Monday, September 25, 2017

Monday's video: The NFL and Trump



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The NFL players controversy, Senate GOP and other stories



We will look at the controversy over NFL players taking a knee...............Senator McCain and Obama Care 'NO' vote.........Maxine Waters makes a fool out of herself..............and other stories............

Click to listen:




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Be careful who you donate to


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Let me tell you a quick story. My father’s younger brother left Cuba and ended up in Puerto Rico where he set up a architectural firm. Therefore, two of my cousins were born there. So I have a very close connection to that island that gave us Roberto Clemente, Orlando Cepeda, and more recently Ivan Rodriguez.
The damage suffered by Puerto Rico in the recent hurricane is awful but Cuba could be worse. Unfortunately, the state-run media in Cuba does not allow the same kind of exposure of the damage that we see in Puerto Rico or even in Mexico. All we know is that Irma sat over Cuba for days and the pictures tweeted are awful.
Naturally, the Cuban government is looking for money. However, we warn you to think before you donate a penny, as we see in this report in the Miami Herald:  
After Hurricane Irma’s devastating 72-hour pass through northern Cuba, the Cuban government took a novel approach to storm relief: It posted a Cuban bank account number on social media where humanitarian donations can be sent.
Even though the Cuban Foreign Ministry helpfully provided the SWIFT transfer code to facilitate donations to an account at the government Banco Financiera Internacional, U.S. humanitarians should think twice.    
While people around the world can use the bank transfer method, it isn’t advisable for U.S. citizens. 
“The embargo would make this unavailable to U.S. citizens,” said Robert Muse, a Washington lawyer. Embargo law is designed “to prevent direct contributions of money to the Cuban government.”
And that’s the problem. We don’t know how the Cuban government, or Castro family, will use these funds. They may use some token amount to build a bridge here or there and then put the rest into Castro Inc!
My suggestion is that you avoid direct payments to Cuba but rather donate to churches or international relief organization with a good reputation. I’m not going to give any names but you can do your due diligence.    
Most of all, do not send money to the Cuban government.    
Irma the hurricane was devastating to resorts and Castro Inc joint ventures with international companies. Let these companies and Castro Inc put their money to restore the hotels.
P.S. You can listen to my show (Canto Talk) and follow me on Twitter.

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1981: Nolan Ryan no-hitter # 5

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Nolan Ryan pitched his 5th no hitter on this day in 1981.   It was in the middle of a pennant race between the Astros and Dodgers plus a national audience on the NBC Saturday Game of the Week.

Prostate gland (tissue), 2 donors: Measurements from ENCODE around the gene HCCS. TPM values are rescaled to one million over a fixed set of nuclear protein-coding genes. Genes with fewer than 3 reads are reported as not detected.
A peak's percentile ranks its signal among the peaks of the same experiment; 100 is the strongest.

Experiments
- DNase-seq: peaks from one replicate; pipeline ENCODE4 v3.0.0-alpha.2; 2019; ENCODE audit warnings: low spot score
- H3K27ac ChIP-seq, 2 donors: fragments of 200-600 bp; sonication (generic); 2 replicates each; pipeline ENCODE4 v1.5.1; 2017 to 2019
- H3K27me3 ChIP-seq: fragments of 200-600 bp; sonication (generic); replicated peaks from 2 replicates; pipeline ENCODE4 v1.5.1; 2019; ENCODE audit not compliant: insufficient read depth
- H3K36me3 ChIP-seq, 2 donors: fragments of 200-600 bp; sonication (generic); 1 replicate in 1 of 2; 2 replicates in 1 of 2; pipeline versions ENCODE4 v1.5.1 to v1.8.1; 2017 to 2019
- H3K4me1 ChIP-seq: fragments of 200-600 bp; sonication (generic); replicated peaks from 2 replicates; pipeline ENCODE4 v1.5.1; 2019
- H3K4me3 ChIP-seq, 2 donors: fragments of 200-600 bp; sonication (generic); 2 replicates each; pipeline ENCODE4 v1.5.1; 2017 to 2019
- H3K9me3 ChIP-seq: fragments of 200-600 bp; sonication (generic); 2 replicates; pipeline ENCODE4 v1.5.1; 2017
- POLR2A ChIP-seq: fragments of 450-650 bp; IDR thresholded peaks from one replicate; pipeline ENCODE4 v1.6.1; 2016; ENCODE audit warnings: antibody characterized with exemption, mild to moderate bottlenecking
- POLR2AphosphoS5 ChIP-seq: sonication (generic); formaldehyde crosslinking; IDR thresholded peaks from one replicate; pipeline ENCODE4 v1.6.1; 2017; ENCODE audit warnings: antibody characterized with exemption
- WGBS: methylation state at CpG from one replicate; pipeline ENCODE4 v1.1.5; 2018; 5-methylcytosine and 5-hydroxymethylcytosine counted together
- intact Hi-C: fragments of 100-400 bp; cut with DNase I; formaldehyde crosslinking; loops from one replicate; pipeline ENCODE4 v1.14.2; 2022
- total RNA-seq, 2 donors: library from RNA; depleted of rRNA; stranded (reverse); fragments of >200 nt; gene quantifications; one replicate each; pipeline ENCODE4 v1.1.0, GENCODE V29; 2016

Let me add that I was lucky to catch the last few innings.    This is a summary of the game:    
In the final inning, Ryan struck out Reggie Smith, a pinch-hitter, on three pitches for his 11th strikeout of the game.   Ken Landreaux grounded out to Denny Walling at first base, then Ryan got Dusty Baker to ground out to Art Howe at third base.
Great day.   

By the way, I was lucky to catch his 4th and 7th no-hitters on the radio.   it was a case of being at the right place at the right time.   I fell asleep the night that he threw # 6 in Oakland.





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Astros 1986: Mike Scott clinched NL West with a no-hitter



On this day in 1986, I was in the car and listening to the Astros play the Giants.   It turned out to be a great top of the 9th to catch on the radio:    
"...........the Astros needed just one victory to clinch the second division title in franchise history. Sending their ace Mike Scott to the mound, the Astros and the 32,000-plus fans in attendance got more than they bargained for. With a performance that virtually assured him the Cy Young award, Scott no-hit the San Francisco Giants for the clincher, setting up a playoff showdown with the New York Mets two weeks later. 
Scott was dominating, allowing only three runners while striking out 13. The game was close to the end, with their only runs coming from a solo homer by Denny Walling in the fifth inning and an RBI single by Jose Cruz in the seventh inning.
The 1986 season holds a special place in the heart of many Astros fans, partly because it was the last time that the team had come a heartbeat away from a trip to the World Series. 
The season ended with a heartbreaking, 16-inning playoff loss to the Mets in Game 6 of the NLCS -- a game that many call the "greatest game ever played." With Scott waiting to take the mound in Game 7, many Mets admitted afterwards that they considered Game 6 a "do or die" game. 
The Astros consolation prizes after the season came when Scott won the Cy Young award, the first and only Astro pitcher to win the award. 
Since the team struggled in 1987 and started rebuilding in 1990, many fans now look back at the 1986 team as greatest of the strong teams from the Eighties.
The 1986 Astros were indeed a great team.   Mike Scott won 88 games over a 5-year span in Houston.   He retired with 124 wins but will always be remembered for that magical afternoon!




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Happy # 87 to Ian Tyson


 
We say happy # 87 to Ian Tyson of Ian & Sylvia, the wonderful Canadian folk duo. 

Ian Tyson wrote, and along with his wife Sylvia, recorded some great songs.  One of his songs was "Someday soon' recorded by Judy Collins.

This is from Ian's official website: